TED Ed – Evaluating an Open Education Resource

This week we were tasked with the option to evaluate Open Education Resource Repositories. It turned out this task which on the surface sounds simple, but is really quite complicated due to the vast nature of these resources. Sit down, (maybe grab a hot or cold beverage) and settle in – I have a lot to share!

What is an open educational resource?

To break it down, let’s start with what is an OER. According to Open Learn,

The term ‘open educational resource’ is one that encompasses a broad range of items. It can describe a single image or an entire short course, and materials can be in any medium or a mixture. The Organisation for Economic Co-operation and Development (OECD) has defined OERs as ‘digitised materials offered freely and openly for educators, students and self-learners to use and re-use for teaching, learning and research.

I liked this definition when I came across it while looking through The Open Learning Universities webpage. They sum up the concept of any open learning resource as content that is licenced in a way that does not only allow use – but actually encourages adaptation.

Are all OER’s created equal?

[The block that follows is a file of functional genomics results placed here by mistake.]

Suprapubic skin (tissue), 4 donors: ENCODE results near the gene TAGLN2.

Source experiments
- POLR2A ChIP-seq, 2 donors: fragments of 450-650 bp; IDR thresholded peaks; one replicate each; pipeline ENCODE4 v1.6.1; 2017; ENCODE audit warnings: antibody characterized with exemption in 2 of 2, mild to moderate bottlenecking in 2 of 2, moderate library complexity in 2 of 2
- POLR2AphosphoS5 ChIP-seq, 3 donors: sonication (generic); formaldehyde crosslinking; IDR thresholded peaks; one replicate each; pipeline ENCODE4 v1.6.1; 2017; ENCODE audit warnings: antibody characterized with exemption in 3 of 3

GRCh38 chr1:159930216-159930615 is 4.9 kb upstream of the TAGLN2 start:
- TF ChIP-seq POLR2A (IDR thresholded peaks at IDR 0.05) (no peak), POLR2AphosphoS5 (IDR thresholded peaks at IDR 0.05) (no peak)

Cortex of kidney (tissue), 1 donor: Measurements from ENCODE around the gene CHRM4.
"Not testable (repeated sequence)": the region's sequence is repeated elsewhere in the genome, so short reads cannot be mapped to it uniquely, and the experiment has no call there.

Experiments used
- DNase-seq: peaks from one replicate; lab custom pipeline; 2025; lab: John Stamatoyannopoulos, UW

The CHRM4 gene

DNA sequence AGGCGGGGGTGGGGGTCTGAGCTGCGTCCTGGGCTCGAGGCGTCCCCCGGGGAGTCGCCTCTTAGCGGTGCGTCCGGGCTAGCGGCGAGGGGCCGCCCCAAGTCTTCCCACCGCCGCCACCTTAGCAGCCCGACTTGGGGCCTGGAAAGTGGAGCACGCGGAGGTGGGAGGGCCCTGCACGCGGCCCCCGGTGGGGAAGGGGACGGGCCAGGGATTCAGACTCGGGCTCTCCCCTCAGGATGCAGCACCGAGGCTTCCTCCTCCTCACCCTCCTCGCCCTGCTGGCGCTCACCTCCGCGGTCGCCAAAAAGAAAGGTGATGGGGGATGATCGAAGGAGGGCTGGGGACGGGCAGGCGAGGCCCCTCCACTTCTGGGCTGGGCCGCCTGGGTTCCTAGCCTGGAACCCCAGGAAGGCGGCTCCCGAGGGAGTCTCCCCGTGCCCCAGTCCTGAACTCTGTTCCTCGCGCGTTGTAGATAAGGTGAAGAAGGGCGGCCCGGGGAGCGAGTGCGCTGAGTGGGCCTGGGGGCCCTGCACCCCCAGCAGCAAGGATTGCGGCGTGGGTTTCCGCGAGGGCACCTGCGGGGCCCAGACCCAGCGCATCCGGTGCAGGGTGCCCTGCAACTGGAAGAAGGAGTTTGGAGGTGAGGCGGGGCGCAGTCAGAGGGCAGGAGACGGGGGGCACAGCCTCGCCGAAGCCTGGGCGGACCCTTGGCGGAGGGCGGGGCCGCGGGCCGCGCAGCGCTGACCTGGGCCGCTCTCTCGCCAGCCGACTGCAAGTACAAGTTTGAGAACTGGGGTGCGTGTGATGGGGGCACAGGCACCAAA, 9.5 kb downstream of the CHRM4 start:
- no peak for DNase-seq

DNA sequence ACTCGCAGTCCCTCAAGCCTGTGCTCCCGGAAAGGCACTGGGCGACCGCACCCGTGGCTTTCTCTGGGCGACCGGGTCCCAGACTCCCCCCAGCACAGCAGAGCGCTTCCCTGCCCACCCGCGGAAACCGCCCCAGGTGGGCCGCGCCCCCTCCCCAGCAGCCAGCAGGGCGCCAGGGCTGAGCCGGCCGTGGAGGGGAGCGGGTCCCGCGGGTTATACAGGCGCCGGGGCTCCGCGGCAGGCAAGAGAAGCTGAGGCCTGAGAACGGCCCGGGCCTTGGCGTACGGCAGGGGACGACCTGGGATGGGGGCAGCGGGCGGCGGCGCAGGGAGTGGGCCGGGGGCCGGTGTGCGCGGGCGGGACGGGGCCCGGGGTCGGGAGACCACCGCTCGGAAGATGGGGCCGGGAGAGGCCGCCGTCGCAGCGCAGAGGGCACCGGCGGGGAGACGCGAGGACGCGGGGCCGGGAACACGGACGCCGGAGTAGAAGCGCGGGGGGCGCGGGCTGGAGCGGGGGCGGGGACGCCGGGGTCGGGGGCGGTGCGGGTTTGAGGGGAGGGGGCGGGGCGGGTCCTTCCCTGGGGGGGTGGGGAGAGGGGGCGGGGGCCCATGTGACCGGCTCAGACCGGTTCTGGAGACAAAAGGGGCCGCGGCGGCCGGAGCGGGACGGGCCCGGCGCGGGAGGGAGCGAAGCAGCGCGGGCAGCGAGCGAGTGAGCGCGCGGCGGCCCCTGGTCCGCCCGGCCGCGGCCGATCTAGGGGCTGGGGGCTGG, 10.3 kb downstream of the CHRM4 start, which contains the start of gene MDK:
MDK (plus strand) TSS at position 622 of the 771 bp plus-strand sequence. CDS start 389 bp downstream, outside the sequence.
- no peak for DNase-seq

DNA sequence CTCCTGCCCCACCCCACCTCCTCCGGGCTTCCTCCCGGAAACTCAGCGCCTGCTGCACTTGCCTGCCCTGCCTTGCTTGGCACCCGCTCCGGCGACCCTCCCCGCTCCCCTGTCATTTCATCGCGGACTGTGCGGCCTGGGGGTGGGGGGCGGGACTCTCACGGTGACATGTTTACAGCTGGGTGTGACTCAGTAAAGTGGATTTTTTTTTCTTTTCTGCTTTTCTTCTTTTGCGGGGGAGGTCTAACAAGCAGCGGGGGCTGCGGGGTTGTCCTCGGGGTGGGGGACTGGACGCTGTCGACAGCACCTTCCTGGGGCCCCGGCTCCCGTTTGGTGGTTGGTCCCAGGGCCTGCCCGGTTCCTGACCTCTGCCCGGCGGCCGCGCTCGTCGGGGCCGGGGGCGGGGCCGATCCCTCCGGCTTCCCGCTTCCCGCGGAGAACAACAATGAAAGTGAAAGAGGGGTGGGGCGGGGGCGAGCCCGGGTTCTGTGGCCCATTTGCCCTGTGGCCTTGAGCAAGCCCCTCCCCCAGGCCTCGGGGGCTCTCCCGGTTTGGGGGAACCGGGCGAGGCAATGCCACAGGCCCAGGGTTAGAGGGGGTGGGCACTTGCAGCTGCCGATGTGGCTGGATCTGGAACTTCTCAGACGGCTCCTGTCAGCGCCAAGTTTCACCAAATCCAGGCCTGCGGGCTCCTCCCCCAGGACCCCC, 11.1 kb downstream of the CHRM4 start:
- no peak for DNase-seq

After exploring around 10 different repositories over the course of this week and I comfortably report to you – that no, not all OER resources are (or start out being) as useful, thoughtful, or comprehensive as others. And it seems there are many reasons for this. Some OER repositories are added to by members, all with their own idea of what makes good resources, or their own standards for what they would use in education. Other OER repositories (such as TED ED) are curated by the company, and collaborated on with professional animators and have a more cohesive and visually appealing overall look. I suspect a lot of this has to do with the funding in place for the creation of the resource. TED Ed for example is one facet of the much larger and very successful TED non-profit organization therefore it seems their work receives a lot of funding by way of donation to any of their heavily trafficked websites. Finally, not all Open Education Resources will be helpful to every person’s needs. For example, I began this week thinking I might like to evaluate Open Learn – from Open University. I had located on their database a course – specifically to learn all about Open Education Resources. It was a free course, introductory level with seven modules, one Quiz and a list of resources. The website suggested it was about 15 hours of study but I had it about halfway through in 4 hours. This course – for my purpose as a graduate student looking for additional information on a topic for my current class was incredibly helpful. When I began to look around at the repository outside of that particular course, to be honest, I was a whole lot less interested. The webpage has a wonderful offering for anyone wanting professional development, or personal learning – kind of like adult education courses or a self-guided master class. I when looking through this resource I found it hard to suspend my teacher-brain that was always thinking of ways OER’s can benefit students directly rather than indirectly, and I just could not see Open Learn being used with students, so I decided to look elsewhere for a resource I could explore with students in mind.